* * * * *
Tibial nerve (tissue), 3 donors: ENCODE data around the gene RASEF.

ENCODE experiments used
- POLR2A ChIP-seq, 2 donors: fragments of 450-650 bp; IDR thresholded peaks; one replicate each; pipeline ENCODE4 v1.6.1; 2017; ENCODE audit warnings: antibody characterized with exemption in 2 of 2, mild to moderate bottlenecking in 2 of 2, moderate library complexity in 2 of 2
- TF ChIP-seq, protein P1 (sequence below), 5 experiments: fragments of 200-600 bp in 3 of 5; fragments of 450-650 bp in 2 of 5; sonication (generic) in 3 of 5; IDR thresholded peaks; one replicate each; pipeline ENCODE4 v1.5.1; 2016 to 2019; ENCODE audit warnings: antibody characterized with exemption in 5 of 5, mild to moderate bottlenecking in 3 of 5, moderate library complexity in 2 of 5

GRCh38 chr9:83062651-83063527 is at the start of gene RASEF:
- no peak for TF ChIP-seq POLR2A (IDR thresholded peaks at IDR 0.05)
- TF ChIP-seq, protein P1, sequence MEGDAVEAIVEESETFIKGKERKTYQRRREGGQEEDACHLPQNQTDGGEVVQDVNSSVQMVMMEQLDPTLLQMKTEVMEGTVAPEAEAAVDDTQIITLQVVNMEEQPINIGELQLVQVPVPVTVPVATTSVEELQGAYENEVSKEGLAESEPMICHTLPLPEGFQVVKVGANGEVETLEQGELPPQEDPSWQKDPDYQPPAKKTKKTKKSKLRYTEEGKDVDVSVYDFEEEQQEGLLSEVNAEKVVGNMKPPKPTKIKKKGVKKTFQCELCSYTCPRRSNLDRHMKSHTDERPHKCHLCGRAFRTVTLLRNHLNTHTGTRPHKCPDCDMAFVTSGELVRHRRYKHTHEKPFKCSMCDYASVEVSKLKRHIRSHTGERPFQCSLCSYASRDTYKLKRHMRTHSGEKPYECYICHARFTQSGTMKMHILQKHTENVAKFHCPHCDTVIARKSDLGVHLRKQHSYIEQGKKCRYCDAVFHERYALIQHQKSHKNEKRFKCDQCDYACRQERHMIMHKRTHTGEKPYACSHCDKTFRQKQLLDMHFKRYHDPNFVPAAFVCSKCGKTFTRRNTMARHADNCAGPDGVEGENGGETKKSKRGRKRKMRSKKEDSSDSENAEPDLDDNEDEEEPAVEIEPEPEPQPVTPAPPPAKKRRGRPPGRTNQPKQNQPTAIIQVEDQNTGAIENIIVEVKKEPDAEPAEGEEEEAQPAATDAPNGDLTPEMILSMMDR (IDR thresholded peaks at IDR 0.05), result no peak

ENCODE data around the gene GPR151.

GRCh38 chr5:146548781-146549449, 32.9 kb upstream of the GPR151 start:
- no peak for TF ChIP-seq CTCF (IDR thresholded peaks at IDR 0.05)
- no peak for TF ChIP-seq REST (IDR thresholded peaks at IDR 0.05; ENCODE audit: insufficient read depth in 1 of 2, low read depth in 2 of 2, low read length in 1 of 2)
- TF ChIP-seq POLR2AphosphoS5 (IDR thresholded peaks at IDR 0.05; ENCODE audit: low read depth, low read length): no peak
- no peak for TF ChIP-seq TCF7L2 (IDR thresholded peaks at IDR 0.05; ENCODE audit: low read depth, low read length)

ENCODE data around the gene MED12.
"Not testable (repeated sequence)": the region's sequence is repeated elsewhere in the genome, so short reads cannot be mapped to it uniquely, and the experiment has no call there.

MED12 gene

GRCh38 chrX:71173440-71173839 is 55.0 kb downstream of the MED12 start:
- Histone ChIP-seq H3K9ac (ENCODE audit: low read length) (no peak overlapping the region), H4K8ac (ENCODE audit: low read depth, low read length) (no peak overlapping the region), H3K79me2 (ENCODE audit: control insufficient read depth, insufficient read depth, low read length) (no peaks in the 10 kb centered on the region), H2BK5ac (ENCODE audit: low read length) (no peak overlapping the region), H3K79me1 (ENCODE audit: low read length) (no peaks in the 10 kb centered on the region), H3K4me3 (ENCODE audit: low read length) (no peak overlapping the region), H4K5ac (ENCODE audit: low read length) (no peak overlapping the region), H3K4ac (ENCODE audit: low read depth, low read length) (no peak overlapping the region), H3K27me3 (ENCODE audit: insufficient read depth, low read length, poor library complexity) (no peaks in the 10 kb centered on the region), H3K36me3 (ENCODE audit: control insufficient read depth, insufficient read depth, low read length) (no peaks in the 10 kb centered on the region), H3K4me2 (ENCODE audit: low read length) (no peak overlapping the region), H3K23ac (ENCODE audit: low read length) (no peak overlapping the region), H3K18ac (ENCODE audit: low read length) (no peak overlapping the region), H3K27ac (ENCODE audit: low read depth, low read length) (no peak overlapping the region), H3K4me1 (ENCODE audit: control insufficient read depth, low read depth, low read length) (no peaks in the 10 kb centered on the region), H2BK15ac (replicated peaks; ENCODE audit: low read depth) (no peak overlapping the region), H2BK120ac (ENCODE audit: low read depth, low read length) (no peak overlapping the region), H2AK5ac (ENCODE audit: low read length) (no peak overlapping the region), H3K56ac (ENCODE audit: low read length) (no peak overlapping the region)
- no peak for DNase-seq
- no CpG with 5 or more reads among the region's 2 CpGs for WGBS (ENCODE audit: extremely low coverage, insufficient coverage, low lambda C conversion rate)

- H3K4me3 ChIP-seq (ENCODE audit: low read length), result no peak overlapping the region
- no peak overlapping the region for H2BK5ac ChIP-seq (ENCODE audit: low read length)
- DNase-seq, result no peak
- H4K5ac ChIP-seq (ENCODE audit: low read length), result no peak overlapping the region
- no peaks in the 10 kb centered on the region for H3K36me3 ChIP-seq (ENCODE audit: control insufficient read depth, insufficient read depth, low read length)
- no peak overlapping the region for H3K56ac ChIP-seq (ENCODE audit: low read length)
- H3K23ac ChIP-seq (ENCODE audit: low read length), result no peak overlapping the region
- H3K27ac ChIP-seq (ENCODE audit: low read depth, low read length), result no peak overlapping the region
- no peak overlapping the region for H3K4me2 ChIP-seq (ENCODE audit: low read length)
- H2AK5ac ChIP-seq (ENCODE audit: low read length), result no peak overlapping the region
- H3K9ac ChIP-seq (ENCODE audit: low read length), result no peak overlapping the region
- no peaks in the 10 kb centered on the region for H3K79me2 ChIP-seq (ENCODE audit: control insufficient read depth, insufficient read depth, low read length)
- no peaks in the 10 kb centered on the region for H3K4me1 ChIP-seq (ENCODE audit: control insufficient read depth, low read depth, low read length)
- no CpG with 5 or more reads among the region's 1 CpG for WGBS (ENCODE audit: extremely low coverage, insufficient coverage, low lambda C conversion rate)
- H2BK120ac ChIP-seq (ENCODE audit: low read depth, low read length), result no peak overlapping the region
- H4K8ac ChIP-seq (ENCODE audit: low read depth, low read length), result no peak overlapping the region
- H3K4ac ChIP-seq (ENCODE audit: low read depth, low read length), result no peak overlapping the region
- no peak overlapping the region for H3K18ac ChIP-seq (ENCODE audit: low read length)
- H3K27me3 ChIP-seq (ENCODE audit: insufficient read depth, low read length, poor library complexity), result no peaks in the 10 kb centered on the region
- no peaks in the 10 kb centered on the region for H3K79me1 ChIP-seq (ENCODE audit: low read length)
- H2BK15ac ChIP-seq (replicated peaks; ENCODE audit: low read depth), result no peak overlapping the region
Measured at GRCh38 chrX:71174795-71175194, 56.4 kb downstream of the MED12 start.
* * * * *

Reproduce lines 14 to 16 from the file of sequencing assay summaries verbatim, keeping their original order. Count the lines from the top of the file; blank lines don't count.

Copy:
ENCODE data around the gene MED12.
"Not testable (repeated sequence)": the region's sequence is repeated elsewhere in the genome, so short reads cannot be mapped to it uniquely, and the experiment has no call there.

MED12 gene